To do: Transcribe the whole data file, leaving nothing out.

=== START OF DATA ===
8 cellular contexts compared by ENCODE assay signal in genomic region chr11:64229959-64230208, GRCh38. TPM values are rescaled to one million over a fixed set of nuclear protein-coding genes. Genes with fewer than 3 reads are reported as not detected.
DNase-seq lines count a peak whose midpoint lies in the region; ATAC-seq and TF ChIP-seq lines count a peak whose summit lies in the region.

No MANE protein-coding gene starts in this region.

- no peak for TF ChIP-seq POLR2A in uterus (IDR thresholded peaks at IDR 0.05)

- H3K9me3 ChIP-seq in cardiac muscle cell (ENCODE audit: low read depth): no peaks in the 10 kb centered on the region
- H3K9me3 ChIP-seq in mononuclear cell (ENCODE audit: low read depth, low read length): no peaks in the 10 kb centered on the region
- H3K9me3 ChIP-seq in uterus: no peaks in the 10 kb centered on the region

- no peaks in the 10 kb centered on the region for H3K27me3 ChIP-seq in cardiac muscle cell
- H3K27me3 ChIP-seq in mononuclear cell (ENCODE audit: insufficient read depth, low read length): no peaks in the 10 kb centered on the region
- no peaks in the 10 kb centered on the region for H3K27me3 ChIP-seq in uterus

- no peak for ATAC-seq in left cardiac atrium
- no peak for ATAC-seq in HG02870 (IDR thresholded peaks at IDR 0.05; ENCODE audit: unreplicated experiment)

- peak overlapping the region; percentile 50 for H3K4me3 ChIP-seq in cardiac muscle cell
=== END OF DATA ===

8 cellular contexts compared by ENCODE assay signal in genomic region chr11:64229959-64230208, GRCh38. TPM values are rescaled to one million over a fixed set of nuclear protein-coding genes. Genes with fewer than 3 reads are reported as not detected.
DNase-seq lines count a peak whose midpoint lies in the region; ATAC-seq and TF ChIP-seq lines count a peak whose summit lies in the region.

No MANE protein-coding gene starts in this region.

- no peak for TF ChIP-seq POLR2A in uterus (IDR thresholded peaks at IDR 0.05)

- H3K9me3 ChIP-seq in cardiac muscle cell (ENCODE audit: low read depth): no peaks in the 10 kb centered on the region
- H3K9me3 ChIP-seq in mononuclear cell (ENCODE audit: low read depth, low read length): no peaks in the 10 kb centered on the region
- H3K9me3 ChIP-seq in uterus: no peaks in the 10 kb centered on the region

- no peaks in the 10 kb centered on the region for H3K27me3 ChIP-seq in cardiac muscle cell
- H3K27me3 ChIP-seq in mononuclear cell (ENCODE audit: insufficient read depth, low read length): no peaks in the 10 kb centered on the region
- no peaks in the 10 kb centered on the region for H3K27me3 ChIP-seq in uterus

- no peak for ATAC-seq in left cardiac atrium
- no peak for ATAC-seq in HG02870 (IDR thresholded peaks at IDR 0.05; ENCODE audit: unreplicated experiment)

- peak overlapping the region; percentile 50 for H3K4me3 ChIP-seq in cardiac muscle cell